If there’s ever a good reason to overcome your fears, it’s while raising awareness and funds for a worthy cause. That’s what the Children's Cancer Institute's CEO Dare to Cure Challenge is all about.

This year alone, more than 950 Australian parents will hear the words “your child has cancer”. The devastating disease kills more children in Australia than any other, and the Children's Cancer Institute is the only medical research organisation in the country that’s wholly dedicated to fighting childhood cancer.

That’s why it’s daring Australia’s business leaders to step up and tackle their phobias in a bid to spread the word and raise much-needed funds for sick children.

The dare line-up for 2018 is better than ever.

Brave the freeze in an athlete’s ice bath, walk on fire and glass, take a bath with wriggling snakes, test your tolerance in the chilli eating challenge, or show your commitment with a new tattoo or shaved head live in public.

Brave the freeze in an athlete’s ice bath, walk on fire and glass, take a bath with wriggling snakes, test your tolerance in the chilli eating challenge, or show your commitment with a new tattoo or shaved head live in public.

The CEO Dare to Cure Challenge will see top CEOs, Managing Directors and other business leaders complete their dares at a one-day special event, to be held on 7 September at Sydney’s Royal Botanic Gardens.

The Institute is working towards a total fundraising goal A$400,000.

No donation is too big or too small. Just A$2,600 is enough to fund the development of life-saving minimal residual disease tests to detect one child’s risk of relapse from leukaemia.

We sat down with Daniel Di Loreto, Managing Director of The CEO Magazine, to find out why he’s decided to step outside of his comfort zone to support this important cause.

Why did you get involved with the CEO Dare to Cure Challenge?

As a father of two, I know what it's like to be a parent and the thought of being told your kids are sick, especially with a disease like cancer or leukaemia, is something that every parent dreads.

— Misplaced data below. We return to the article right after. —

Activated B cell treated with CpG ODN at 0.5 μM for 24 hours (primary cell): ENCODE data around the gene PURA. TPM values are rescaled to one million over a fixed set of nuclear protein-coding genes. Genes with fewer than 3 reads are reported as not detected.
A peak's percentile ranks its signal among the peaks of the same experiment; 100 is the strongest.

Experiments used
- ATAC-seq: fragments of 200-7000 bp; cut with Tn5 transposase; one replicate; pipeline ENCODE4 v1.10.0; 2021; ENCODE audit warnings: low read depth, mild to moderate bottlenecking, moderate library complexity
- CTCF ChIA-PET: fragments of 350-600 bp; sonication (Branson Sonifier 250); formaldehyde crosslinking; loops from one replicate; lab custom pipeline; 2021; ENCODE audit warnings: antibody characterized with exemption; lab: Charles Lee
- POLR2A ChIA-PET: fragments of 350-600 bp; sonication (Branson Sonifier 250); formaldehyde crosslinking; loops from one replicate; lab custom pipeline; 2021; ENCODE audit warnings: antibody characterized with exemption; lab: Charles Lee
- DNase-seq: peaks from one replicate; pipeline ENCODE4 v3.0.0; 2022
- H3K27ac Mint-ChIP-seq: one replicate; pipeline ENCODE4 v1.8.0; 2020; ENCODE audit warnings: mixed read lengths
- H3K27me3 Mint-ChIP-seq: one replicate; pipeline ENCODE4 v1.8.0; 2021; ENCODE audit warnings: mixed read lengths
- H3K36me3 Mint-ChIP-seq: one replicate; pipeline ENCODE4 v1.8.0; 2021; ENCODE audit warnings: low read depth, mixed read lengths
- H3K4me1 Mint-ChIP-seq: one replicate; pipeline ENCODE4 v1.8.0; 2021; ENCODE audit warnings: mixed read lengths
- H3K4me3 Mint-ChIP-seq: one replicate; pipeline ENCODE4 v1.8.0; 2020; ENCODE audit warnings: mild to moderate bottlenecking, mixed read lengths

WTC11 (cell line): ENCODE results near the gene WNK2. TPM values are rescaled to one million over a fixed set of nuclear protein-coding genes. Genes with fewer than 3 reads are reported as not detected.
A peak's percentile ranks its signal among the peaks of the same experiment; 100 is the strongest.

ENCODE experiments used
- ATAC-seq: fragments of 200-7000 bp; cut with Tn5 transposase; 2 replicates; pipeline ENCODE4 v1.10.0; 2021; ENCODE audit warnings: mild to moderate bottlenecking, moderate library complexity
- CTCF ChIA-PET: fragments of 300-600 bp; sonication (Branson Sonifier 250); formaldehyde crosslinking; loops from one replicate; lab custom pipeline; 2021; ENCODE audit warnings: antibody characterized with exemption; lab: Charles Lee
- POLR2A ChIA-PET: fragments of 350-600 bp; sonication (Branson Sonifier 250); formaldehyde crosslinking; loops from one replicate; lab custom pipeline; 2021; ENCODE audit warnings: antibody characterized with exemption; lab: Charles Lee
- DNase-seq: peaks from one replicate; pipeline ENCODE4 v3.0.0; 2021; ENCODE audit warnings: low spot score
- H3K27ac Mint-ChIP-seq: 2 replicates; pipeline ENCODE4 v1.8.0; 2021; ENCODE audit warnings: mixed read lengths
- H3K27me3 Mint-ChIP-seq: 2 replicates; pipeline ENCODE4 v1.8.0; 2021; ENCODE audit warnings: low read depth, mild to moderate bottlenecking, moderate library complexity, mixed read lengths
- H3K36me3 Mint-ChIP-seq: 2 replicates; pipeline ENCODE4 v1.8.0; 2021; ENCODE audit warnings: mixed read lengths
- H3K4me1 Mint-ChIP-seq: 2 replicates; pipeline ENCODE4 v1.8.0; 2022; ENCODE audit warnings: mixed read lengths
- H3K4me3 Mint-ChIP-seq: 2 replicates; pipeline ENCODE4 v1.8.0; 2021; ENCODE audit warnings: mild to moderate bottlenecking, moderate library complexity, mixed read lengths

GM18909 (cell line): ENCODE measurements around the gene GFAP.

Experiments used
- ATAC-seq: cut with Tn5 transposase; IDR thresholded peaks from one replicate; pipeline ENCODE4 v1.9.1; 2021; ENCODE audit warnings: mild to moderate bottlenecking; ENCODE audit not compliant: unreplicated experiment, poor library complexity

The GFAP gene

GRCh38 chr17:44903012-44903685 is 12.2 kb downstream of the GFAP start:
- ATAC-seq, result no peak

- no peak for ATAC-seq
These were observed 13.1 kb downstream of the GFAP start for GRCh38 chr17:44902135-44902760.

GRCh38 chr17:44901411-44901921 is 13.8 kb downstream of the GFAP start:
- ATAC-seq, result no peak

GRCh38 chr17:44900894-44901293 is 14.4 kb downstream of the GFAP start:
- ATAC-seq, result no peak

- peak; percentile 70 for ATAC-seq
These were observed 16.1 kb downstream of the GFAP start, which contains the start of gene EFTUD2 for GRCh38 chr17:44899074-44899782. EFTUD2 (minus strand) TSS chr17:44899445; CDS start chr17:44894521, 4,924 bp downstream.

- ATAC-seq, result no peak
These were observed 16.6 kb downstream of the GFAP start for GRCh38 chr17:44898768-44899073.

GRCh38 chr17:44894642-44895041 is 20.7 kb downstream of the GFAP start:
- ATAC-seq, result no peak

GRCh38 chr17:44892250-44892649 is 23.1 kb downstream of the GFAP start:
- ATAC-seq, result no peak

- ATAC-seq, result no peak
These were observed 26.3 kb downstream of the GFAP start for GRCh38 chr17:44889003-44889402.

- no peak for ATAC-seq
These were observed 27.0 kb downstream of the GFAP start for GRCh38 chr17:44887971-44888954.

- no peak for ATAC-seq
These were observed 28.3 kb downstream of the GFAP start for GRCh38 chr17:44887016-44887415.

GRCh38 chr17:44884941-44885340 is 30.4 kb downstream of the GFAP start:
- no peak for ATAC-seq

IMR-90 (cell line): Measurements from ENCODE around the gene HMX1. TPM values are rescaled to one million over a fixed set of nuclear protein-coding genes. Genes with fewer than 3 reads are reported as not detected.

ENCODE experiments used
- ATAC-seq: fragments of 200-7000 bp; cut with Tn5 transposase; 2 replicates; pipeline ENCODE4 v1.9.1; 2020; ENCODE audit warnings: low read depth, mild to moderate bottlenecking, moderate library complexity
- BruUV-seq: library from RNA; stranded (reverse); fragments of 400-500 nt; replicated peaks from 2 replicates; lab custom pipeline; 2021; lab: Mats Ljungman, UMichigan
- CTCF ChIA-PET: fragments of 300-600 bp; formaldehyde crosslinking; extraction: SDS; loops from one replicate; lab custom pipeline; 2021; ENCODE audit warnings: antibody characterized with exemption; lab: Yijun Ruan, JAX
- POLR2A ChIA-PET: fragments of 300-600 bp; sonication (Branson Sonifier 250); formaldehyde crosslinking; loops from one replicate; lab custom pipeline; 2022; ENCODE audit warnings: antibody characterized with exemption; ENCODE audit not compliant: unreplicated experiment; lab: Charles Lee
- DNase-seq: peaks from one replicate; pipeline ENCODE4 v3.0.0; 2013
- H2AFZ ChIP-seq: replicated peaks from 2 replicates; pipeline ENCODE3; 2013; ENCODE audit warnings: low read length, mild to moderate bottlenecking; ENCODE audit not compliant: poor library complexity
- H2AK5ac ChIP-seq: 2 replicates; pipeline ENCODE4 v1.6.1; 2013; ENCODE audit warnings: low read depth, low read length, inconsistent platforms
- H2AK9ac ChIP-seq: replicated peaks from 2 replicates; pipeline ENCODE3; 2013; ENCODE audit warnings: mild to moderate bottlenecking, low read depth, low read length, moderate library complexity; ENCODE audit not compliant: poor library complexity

Daniel Di Loreto, Managing Director of The CEO Magazine
Daniel Di Loreto, Managing Director of The CEO Magazine and his children.

It really hits home for me because a close friend of mine lost his little boy to leukaemia at the age of three. He was diagnosed at just six months old, so he spent the good part of his short life being treated in hospital.

I've seen first-hand what leukaemia can do to children and the impact it has on their family and the greater community, so I always try to get involved when there’s something I can do to help fight children’s cancer.

Which dare or dares have you chosen to complete?

I was going for the shave – but, obviously, there’s not a lot of hair going on up there. And I’m petrified of snakes, so I had to pass on the snakes in the bathtub dare.

Instead, I’ve chosen to get a tattoo and I’m already chipping away at my A$5,000 fundraising target. I have a few ideas already, but I’m thinking of throwing it out to the company to see what ideas they come up with, so it becomes more of a meaningful, collective tattoo.

Fast facts:

Daniel has been assigned to Team Ted
The day after his fourth birthday, Ted was diagnosed with acute lymphoblastic leukaemia (ALL). Following two years of treatment, including numerous rounds of chemotherapy and body altering steroids, Ted is now in remission and doing well. Although ALL is the most common form of childhood cancer and the survival rate is high, children like Ted are still left with life-long side effects that only research will be able to reduce.

Have you thought about daring anyone else – a friend or fellow executive perhaps?

I reached out to John Karagounis, the CEO and Managing Director of The CEO Circle, but unfortunately he has a big breakfast on the same morning of the challenge, for an initiative he's running with the not-for-profit Beyond Blue. Otherwise, he would have loved to get involved and I was keen to stitch him up with the snakes in a bathtub. I have a few other people in mind that I might throw the idea out to, to see if I can get them involved.

Why should other CEOs and executives get involved with the CEO Dare to Cure Challenge?

We were all children once upon a time and many of us were blessed with a healthy upbringing. Children deserve to live their childhood as children should – playing in the park and riding their bikes and playing with friends. It’s not fair that they should have to go through the torment and fear of hospitals and medications. It robs them of their childhood.

For executives, this challenge is a chance to step out of our comfort zones, and for employees, it’s a rare opportunity to get back at their boss for a good cause.

I think that every Australian, whether they're in an executive position or not, should get involved.

Donate to Daniel Di Loreto’s CEO Dare to Cure Challenge campaign.